Hunt says she usually finds that it’s not helpful to meet the people who inspire the characters she plays. But Greene, she says, was different and the two spent hours together before Hunt filmed “The Sessions.”
“She invited me over to show her how to do some sensual touch on her partner, Matthew, and I was so excited,” Greene says. “Their house — oh, it’s a dream house. Once there, I rubbed Matthew’s feet. He said, ‘Honey, you ought to have Cheryl come over here again and teach us how to do this.’”
“Hearing her talk about her body in such a candid way and her accent — I just got very infected by her spirit,” Hunt says.
Greene, who charges $300 per two-hour session, estimates that 25% of the men she’s worked with are virgins; others have ejaculation problems. (During her career, she’s worked with five women.)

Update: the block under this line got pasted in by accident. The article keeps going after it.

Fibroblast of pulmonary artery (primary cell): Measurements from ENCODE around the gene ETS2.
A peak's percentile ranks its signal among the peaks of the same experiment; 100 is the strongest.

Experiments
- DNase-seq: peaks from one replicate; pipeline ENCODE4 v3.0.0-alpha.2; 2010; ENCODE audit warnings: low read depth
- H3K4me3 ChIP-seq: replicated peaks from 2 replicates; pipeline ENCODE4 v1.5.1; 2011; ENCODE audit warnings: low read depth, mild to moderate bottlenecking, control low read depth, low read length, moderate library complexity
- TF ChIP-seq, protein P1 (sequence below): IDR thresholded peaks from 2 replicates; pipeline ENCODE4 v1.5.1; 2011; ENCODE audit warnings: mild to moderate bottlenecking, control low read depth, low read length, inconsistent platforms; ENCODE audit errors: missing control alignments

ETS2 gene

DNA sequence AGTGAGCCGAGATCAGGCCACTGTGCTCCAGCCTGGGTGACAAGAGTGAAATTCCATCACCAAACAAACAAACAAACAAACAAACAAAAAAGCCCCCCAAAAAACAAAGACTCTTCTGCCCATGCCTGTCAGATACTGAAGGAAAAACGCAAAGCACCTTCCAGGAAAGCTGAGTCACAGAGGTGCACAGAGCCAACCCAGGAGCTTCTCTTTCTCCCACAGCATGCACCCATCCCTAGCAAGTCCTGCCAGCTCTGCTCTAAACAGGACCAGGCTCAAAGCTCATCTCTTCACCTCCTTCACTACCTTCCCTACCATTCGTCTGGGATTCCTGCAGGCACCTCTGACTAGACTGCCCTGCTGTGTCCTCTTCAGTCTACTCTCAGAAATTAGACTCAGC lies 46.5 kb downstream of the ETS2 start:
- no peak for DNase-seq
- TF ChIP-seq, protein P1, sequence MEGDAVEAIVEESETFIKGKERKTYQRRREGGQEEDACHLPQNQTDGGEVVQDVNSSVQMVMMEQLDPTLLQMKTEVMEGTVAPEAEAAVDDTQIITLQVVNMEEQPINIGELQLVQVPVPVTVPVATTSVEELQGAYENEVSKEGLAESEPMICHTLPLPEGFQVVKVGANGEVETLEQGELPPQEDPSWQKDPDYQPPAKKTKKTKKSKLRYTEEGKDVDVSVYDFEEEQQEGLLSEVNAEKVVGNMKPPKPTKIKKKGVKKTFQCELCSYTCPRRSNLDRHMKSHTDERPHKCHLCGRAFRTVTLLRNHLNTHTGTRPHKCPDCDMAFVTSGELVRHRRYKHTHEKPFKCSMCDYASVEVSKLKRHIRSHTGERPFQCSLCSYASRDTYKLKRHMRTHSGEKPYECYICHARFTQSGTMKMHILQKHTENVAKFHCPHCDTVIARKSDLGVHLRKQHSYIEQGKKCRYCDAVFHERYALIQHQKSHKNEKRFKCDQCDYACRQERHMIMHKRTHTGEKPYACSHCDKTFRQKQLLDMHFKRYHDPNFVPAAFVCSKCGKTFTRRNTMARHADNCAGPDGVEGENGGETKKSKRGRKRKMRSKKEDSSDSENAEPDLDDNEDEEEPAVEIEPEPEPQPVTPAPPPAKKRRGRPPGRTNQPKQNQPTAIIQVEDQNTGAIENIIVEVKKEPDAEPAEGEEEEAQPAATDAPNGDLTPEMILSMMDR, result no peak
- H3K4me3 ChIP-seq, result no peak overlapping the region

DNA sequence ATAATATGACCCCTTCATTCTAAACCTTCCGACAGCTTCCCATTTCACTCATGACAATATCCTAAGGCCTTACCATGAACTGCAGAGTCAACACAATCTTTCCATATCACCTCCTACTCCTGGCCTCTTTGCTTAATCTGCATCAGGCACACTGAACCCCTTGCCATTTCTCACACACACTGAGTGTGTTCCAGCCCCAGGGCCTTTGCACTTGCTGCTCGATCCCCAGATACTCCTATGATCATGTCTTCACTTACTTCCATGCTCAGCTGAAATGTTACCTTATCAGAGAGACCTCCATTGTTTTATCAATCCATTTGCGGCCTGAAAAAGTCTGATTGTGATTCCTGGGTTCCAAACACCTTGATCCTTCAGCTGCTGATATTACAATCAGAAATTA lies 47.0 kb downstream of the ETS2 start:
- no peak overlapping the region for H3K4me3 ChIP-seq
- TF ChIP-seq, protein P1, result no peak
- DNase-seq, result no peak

She’s a breast cancer and lymphoma survivor, and after undergoing a mastectomy only has one nipple. Gone is the long-flowing hair she once loved to use to tantalize her clients — she’s kept it short ever since her chemotherapy treatments.
“I don’t feel as relaxed with 20-year-olds as I used to,” she says, “but, hey, if they look at me and say, ‘I want to work with you,’ I will work with them.”
Greene does plan on retiring someday — she and Bob want to travel. But that will have to wait. She’s just published her first book, “An Intimate Life: Sex, Love, and My Journey as a Surrogate Partner” — and is asked to do an increasing number of speaking engagements.
“I know the publicity I’m getting from the movie will have its run and it’ll be over,” she says. “But now people know me. When I die, they’re going to say, ‘The surrogate who Helen Hunt played in the movie “The Sessions” has passed away. She was 99 years old, a feisty, happy old lady.’
“Having an orgasm and just sailing away,” she says, “would be my ideal way to go.”